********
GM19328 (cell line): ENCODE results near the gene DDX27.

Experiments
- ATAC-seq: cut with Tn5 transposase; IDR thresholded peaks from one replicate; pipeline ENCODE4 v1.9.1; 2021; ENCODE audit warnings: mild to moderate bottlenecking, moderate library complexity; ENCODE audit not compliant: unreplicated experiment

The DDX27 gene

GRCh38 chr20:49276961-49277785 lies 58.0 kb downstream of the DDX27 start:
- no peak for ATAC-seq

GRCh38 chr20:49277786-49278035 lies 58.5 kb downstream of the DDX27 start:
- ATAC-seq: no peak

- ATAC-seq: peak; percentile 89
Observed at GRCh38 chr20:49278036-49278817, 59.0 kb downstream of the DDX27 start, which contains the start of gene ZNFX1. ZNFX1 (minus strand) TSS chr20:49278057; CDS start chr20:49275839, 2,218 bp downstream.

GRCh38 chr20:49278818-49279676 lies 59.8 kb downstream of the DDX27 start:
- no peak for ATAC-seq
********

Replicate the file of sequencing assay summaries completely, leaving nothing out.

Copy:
GM19328 (cell line): ENCODE results near the gene DDX27.

Experiments
- ATAC-seq: cut with Tn5 transposase; IDR thresholded peaks from one replicate; pipeline ENCODE4 v1.9.1; 2021; ENCODE audit warnings: mild to moderate bottlenecking, moderate library complexity; ENCODE audit not compliant: unreplicated experiment

The DDX27 gene

GRCh38 chr20:49276961-49277785 lies 58.0 kb downstream of the DDX27 start:
- no peak for ATAC-seq

GRCh38 chr20:49277786-49278035 lies 58.5 kb downstream of the DDX27 start:
- ATAC-seq: no peak

- ATAC-seq: peak; percentile 89
Observed at GRCh38 chr20:49278036-49278817, 59.0 kb downstream of the DDX27 start, which contains the start of gene ZNFX1. ZNFX1 (minus strand) TSS chr20:49278057; CDS start chr20:49275839, 2,218 bp downstream.

GRCh38 chr20:49278818-49279676 lies 59.8 kb downstream of the DDX27 start:
- no peak for ATAC-seq